At the end of last year, one of our trusted colleagues at work sent a manuscript to me and Michael saying, “You have to read this.” The book was We Were Liars by E. Lockheart. It’s a book that will appeal to both young adults and to adults, who may or may not like YA books. It’s the story of a young 17 year old who has suffered an accident, but doesn’t quite remember the circumstances around the accident. Now, two years later, she’s returning for the first time to the private island where her very wealthy family has a summer compound, and where the accident happened. We can’t say more. Really. We can’t. Just read it. We think you’ll love it.

Author E. Lockhart will be joining us at Booktopia Asheville in August, and we’ll post her author talk on a future episode of Books on the Nightstand.

May 06

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Reading and writing on trains. Literary magazines. Delicious! by Ruth Reichl, and The Storied Life of A.J. Fikry by Gabrielle Zevin.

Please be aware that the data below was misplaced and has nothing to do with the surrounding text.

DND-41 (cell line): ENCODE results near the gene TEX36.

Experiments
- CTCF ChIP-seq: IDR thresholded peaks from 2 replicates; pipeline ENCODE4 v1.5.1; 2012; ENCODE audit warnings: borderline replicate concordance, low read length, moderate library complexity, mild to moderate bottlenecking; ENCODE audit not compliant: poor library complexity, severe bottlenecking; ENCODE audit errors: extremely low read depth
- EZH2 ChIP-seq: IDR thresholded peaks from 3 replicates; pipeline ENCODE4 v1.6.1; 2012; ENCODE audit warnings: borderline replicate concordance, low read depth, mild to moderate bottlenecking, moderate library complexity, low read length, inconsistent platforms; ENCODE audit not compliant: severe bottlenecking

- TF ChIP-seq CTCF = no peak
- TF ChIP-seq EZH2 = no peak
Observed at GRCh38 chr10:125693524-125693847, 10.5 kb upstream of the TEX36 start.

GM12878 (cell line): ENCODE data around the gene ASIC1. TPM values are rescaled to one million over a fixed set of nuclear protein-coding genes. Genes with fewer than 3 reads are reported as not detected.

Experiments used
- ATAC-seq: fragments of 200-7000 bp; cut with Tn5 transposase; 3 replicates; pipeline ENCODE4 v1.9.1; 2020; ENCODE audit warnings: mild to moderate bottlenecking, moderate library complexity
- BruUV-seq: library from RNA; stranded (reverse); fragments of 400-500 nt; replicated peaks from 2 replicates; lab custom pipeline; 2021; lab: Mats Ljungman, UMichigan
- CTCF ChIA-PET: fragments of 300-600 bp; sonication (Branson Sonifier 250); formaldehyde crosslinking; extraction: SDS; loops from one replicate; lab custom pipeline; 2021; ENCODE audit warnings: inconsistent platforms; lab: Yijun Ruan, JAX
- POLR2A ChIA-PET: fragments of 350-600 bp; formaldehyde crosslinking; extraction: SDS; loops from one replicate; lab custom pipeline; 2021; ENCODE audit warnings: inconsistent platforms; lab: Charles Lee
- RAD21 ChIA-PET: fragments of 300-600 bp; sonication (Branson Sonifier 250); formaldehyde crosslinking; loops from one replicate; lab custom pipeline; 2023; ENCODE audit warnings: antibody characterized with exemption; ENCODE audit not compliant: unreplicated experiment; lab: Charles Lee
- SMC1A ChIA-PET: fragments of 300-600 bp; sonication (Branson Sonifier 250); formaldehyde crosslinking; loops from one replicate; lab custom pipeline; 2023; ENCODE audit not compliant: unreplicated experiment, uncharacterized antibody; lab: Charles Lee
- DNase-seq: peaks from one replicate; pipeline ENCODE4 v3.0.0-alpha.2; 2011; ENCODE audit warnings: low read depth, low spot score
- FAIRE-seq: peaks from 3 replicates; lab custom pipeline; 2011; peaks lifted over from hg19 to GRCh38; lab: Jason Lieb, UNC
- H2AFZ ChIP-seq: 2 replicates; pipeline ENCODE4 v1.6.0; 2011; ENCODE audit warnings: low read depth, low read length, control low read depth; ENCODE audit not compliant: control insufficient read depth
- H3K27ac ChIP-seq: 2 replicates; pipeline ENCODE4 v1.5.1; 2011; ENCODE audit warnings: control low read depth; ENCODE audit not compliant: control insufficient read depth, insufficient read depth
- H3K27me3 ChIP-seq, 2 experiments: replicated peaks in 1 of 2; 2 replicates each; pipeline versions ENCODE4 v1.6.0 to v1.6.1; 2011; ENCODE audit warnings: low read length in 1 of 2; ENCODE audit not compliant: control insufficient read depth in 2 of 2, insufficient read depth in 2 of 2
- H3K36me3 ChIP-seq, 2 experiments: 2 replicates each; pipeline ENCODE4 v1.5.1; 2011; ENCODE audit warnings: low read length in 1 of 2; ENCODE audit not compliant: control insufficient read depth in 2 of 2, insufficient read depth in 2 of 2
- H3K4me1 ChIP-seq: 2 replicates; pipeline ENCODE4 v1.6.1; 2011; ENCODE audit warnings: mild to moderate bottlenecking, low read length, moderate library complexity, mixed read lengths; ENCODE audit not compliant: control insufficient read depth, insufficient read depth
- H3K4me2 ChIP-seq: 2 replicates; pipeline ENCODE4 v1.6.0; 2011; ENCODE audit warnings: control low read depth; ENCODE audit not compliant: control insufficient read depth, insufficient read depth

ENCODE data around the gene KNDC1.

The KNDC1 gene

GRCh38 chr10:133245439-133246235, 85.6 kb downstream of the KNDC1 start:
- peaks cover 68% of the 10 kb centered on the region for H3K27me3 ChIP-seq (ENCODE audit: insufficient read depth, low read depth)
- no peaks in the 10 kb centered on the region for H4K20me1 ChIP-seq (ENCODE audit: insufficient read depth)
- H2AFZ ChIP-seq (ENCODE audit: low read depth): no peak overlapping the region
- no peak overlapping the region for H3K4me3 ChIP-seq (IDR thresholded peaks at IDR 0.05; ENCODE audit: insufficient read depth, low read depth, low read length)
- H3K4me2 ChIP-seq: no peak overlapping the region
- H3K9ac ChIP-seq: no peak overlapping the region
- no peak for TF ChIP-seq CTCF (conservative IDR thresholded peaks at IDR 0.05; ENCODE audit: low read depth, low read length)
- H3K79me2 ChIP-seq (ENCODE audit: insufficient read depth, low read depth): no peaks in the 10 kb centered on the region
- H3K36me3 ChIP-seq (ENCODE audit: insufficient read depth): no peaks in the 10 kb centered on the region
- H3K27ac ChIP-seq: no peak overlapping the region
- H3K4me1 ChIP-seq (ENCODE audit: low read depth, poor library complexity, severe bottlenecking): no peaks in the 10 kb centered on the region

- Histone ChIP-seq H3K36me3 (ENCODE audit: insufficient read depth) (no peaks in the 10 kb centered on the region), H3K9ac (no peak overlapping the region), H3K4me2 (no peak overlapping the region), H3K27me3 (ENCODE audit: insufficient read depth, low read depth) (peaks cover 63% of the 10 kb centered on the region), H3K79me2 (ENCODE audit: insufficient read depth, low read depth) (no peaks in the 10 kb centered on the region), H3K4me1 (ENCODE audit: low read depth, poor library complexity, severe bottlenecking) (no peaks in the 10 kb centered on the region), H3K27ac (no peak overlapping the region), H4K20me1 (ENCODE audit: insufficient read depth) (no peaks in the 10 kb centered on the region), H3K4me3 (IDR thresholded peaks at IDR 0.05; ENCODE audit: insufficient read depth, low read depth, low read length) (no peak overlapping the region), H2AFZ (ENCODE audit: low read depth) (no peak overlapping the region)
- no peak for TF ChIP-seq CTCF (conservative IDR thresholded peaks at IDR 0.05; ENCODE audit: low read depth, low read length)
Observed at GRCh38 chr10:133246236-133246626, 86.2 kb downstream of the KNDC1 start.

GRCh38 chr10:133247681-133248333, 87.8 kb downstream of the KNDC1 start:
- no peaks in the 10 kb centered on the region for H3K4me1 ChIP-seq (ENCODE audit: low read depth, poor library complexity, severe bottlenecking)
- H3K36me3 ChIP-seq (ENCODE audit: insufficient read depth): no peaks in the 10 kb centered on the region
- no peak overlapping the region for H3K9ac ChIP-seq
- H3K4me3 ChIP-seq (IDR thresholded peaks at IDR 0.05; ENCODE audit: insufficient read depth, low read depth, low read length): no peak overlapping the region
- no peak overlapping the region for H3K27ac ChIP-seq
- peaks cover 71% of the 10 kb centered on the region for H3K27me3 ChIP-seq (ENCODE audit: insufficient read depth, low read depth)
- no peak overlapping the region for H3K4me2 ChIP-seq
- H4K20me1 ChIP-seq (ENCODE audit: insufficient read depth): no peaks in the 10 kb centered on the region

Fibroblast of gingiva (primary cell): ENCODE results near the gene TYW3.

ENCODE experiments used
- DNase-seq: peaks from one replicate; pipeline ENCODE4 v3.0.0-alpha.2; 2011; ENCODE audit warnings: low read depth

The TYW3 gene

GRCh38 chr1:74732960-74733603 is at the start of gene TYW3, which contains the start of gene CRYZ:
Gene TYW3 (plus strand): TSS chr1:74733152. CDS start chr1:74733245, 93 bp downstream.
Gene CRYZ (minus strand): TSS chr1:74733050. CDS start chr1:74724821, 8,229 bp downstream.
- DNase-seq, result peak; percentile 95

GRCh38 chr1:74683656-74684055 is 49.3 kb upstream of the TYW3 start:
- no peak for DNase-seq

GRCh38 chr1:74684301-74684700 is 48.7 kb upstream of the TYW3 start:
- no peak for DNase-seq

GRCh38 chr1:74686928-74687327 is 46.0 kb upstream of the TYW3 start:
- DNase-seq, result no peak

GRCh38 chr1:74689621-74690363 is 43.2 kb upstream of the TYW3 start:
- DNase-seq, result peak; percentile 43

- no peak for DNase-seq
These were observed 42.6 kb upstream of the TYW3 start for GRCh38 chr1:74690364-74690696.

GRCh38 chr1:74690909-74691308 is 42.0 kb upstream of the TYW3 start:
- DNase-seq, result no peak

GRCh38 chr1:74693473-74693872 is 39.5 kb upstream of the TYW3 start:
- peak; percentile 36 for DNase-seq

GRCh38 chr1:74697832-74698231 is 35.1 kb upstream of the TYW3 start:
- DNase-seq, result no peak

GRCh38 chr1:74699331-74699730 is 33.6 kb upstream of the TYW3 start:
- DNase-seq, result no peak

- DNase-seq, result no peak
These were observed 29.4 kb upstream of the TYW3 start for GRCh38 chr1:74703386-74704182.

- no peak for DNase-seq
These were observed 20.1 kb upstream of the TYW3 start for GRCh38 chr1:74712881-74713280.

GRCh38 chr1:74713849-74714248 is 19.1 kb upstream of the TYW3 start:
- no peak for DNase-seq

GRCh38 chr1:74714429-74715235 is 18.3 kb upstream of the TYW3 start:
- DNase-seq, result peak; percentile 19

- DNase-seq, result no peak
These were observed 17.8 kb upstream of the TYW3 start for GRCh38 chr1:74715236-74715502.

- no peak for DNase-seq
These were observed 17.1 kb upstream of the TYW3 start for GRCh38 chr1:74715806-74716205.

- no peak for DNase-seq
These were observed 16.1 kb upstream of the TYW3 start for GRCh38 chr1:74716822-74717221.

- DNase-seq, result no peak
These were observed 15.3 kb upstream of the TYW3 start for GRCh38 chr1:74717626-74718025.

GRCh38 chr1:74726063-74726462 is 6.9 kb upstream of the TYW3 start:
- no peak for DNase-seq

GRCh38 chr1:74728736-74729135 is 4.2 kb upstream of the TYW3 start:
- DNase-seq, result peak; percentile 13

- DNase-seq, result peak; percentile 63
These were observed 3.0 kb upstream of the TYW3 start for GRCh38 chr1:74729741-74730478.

On the Writing Side of the Tracks

Ann and I both love reading on trains, and it appears that authors enjoy writing on trains. Based on a comment from one writer, Amtrak has started the Amtrak Writers’ Residency, and they received 15,000 applications! From that massive pool, twenty-four writers will be given sleeper car berths on Amtrak trains this summer. We’ll be sure to follow up as things progress.

audiobooksAudiobook of the week (06:12)

File Under: 13 Suspicious Incidents, Lemony Snicket File Under: 13 Suspicious Incidents by Lemony Snicket, narrated by thirteen all-star authors and celebrities, is my pick for this week’s Audiobooks.com Audiobook of the Week. It’s also a book that Ann and her family listened to on their recent vacation, and I scooped her.

Special thanks to Audiobooks.com for sponsoring this episode of Books on the Nightstand.